The finishing touches

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Those last-minute finishing touches you make to a film – dropping in a small bit of audio here, adding a title there – might seem trivial. But somehow they can make all the difference to how you feel about the project.

When I say ‘you’, I mean the editor, really. Well, okay, I mean me.

These are details that will almost certainly go unnoticed by the audience. But the editor sees the film in all its gory details. You spend hours agonising over two shots that refuse to cut together … until, magically, and thanks to a shift of editing point of a few frame, they suddenly do. You’re confronted over and over with the camera movement that isn’t as smooth as it should have been or the lighting that isn’t quite in the right place.

Familiarity breeds contempt, and you can be discouraged by what you see as the film’s flaws (many of which will also go unnoticed by the audience). For me, it’s only when you add the final details that the project mysteriously shifts from being a rag-bag collection of shots into that marvellous and sometimes baffling creation – a ‘movie’.

Actually, it’s not just one moment. In editing The Garden, there were five steps that transformed the film for me:


Grading: We had some issues with changeable weather on a couple of the days. And the film was shot partly in winter and mostly in summer, with the shift of season being significant. The changes of light in the summer scenes were somewhat jarring until I put a unifying yellow tint across all the shots. That made them flow together far more naturally. It’s like the transformation that occurs when you finally manage to cut two shots together to achieve a smooth cut-on-action (match cut). Similarly, a blue tint on the winter scenes made the transition more apparent and helps give the impression of a continuous flow through the scene, when previously all we had was a collection of seemingly unrelated shots.


Music: Adding a music soundtrack not only makes it feel like a ‘proper’ film, in the case of The Garden it has also contributes significantly to the mood of the piece. And you might think that obvious, but the thing is that we only use a very small amount of music – a few bars at the beginning over the opening shot, and the tune in full over the closing credits. Yet that topping and tailing of the film with music encapsulates the whole piece and makes it feel complete.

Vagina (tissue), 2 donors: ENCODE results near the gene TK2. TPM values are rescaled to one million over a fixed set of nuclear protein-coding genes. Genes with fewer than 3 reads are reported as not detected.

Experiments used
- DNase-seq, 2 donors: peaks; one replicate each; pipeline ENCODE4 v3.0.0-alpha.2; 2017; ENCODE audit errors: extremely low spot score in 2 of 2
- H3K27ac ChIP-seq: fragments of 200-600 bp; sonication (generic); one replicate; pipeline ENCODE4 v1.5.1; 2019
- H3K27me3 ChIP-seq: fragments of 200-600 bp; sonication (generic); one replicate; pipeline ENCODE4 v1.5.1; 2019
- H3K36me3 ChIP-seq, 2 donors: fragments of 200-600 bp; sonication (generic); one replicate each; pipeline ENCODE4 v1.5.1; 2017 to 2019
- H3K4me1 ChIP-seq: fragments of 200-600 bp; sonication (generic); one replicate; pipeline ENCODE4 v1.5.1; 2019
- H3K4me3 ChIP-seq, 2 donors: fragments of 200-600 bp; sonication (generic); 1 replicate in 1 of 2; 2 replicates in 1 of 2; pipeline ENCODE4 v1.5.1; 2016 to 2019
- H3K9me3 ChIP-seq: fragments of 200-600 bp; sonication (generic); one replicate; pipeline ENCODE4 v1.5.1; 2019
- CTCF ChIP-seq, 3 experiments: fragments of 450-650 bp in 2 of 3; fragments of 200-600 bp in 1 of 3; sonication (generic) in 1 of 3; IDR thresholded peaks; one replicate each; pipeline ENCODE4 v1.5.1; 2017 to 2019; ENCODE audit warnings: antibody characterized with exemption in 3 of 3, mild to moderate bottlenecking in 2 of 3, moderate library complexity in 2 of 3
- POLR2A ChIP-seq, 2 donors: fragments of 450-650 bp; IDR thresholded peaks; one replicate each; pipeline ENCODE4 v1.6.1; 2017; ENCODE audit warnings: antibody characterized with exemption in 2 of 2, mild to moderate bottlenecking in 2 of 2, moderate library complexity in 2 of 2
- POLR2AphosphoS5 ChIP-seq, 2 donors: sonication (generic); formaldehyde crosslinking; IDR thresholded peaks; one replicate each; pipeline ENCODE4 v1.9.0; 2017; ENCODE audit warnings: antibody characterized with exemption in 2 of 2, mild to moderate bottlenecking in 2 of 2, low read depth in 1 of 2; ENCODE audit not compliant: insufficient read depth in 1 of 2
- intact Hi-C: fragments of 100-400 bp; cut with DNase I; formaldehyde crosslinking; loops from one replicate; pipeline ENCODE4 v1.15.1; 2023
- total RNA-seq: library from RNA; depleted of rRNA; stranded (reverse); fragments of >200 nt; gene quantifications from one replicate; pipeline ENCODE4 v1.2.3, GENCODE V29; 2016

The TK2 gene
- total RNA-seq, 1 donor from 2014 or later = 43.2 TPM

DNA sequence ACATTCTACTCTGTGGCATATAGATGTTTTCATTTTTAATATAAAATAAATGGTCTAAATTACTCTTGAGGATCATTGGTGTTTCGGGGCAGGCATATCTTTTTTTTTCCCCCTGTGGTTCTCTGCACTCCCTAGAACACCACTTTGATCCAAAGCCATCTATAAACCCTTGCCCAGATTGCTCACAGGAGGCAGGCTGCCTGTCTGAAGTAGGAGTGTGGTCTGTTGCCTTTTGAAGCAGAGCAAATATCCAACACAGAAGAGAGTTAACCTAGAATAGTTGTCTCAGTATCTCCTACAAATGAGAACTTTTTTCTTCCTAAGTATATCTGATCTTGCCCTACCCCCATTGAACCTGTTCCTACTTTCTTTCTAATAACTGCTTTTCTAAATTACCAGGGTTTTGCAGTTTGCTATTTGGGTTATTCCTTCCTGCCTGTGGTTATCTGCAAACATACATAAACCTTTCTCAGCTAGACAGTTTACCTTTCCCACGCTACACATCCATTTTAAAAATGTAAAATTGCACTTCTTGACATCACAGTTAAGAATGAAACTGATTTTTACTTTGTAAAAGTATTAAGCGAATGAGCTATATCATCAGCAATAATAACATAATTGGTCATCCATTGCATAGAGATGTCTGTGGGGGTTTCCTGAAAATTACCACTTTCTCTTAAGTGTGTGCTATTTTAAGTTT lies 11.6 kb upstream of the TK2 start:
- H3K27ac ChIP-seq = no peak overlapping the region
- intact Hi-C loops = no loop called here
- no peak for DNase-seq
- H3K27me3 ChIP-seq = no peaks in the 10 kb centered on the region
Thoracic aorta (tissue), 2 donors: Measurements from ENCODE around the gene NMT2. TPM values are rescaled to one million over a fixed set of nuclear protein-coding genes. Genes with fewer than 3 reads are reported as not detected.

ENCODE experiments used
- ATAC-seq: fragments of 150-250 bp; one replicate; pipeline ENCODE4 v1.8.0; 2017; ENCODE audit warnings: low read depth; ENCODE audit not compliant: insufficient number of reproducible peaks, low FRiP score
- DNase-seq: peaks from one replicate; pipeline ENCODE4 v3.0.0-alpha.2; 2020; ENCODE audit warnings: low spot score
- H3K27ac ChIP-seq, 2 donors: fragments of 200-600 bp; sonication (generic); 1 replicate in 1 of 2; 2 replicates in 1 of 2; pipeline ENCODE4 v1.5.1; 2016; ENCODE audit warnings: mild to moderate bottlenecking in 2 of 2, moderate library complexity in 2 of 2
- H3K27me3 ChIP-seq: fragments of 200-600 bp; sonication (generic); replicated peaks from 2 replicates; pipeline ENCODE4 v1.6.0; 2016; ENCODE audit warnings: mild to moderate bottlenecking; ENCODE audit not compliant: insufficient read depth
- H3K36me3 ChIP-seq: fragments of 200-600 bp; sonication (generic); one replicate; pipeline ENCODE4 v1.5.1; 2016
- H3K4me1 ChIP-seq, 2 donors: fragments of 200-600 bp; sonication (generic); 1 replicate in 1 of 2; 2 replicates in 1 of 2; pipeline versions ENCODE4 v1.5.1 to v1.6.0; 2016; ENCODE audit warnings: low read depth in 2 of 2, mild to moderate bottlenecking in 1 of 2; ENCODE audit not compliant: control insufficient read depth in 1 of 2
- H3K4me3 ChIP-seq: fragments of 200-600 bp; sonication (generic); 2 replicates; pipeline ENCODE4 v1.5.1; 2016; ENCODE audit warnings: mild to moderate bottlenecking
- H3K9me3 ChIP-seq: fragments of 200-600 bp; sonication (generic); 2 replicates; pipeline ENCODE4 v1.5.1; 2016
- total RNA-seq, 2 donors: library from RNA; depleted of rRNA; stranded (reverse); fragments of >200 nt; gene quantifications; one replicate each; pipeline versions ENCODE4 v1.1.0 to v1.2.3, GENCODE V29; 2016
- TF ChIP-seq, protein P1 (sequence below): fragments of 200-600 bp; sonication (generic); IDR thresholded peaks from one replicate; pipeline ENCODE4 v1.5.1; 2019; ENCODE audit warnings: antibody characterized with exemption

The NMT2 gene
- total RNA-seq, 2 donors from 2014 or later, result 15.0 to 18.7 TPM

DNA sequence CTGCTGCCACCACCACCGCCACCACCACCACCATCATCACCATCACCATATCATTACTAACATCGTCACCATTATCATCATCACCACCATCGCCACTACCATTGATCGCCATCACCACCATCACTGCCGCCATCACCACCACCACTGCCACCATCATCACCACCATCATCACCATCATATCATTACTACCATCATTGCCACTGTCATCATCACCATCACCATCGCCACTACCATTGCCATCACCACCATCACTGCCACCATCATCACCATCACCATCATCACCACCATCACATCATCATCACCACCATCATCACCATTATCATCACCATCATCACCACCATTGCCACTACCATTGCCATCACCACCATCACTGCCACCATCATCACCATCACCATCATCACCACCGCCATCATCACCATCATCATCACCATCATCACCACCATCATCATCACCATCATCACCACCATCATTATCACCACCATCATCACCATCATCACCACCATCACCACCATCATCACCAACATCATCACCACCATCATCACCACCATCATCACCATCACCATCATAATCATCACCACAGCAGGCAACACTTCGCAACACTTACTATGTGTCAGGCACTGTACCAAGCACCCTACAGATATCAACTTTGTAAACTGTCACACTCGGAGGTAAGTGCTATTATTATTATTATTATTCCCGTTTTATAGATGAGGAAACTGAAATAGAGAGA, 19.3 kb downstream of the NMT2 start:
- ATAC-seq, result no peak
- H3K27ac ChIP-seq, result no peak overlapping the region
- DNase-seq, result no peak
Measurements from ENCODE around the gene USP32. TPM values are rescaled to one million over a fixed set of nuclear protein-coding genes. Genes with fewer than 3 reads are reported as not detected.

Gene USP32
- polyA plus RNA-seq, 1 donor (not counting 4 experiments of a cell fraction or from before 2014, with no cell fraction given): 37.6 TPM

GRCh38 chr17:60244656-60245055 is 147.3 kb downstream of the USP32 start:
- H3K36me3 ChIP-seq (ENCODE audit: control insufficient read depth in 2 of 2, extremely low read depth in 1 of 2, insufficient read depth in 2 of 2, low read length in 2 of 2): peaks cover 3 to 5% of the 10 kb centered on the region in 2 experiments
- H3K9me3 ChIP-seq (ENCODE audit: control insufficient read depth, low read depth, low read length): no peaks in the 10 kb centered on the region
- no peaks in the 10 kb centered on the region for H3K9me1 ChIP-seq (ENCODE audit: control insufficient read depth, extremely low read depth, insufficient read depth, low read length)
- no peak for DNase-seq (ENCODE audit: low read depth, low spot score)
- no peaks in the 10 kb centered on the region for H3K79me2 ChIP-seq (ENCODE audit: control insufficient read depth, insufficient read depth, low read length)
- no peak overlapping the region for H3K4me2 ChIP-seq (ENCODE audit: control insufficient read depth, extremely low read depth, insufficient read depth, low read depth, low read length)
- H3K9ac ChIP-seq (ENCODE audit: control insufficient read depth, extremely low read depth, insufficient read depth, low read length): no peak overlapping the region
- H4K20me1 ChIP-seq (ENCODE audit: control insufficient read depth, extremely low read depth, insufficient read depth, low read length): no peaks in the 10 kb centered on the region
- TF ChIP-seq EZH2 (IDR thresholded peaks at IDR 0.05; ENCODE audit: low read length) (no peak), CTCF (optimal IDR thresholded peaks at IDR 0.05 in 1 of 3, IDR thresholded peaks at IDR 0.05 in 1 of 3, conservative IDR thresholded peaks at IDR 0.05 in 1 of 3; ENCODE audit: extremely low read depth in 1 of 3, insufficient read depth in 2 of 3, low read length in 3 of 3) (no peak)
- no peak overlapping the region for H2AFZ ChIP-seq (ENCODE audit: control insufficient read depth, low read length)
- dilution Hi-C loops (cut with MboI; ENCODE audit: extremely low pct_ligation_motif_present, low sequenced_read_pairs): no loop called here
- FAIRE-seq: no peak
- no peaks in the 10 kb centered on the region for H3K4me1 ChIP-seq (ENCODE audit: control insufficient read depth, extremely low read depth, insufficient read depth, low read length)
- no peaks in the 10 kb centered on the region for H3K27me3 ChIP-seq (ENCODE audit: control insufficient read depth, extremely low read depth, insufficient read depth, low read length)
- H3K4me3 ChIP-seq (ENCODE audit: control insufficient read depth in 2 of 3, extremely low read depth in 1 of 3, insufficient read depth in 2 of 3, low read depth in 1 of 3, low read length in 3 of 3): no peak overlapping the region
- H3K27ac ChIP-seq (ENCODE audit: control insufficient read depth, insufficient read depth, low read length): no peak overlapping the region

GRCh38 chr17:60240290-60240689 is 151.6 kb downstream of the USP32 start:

Replacing a take: When editing, you get to see the mistakes over and over. There was one shot where the actor gave four excellent performances in a row, undermined by my inability to pull focus properly. On the fifth take, the performance wasn’t so good, but the focus pull was perfect. When putting together the first assembly of shots, I naturally gravitated towards the technically perfect one. But that performance kept bugging me (partly because it was evidence of my failure to ask for another take). Finally, I got over myself and looked again at the other takes. There was one with a much better performance. And yes, the focus is very slightly off for a second or two, but not badly so. And which matters more? The improvement to the film overall is startling (to me). And now that moment doesn’t nag at me at all.

Sound effects: There were two sound effects we needed – a pot smashing (to which a character reacts) and an ethereal laugh. For the purposes of editing, I dropped in a temporary sound of a smashing lamp taken from Logic Pro, but the fact that it was wrong annoyed me every time I heard it. Adding those two effects, plus one overdubbed word of dialogue (the subject of the next blog post) not only helped complete the film, it finally made sense of those two scenes and allowed the narrative to flow more easily.

Titles: It’s really not a film until there are titles, is it?

So, just a few final tweaks to the sound mix and we’re done. Now the really scary bit … showing it to people.

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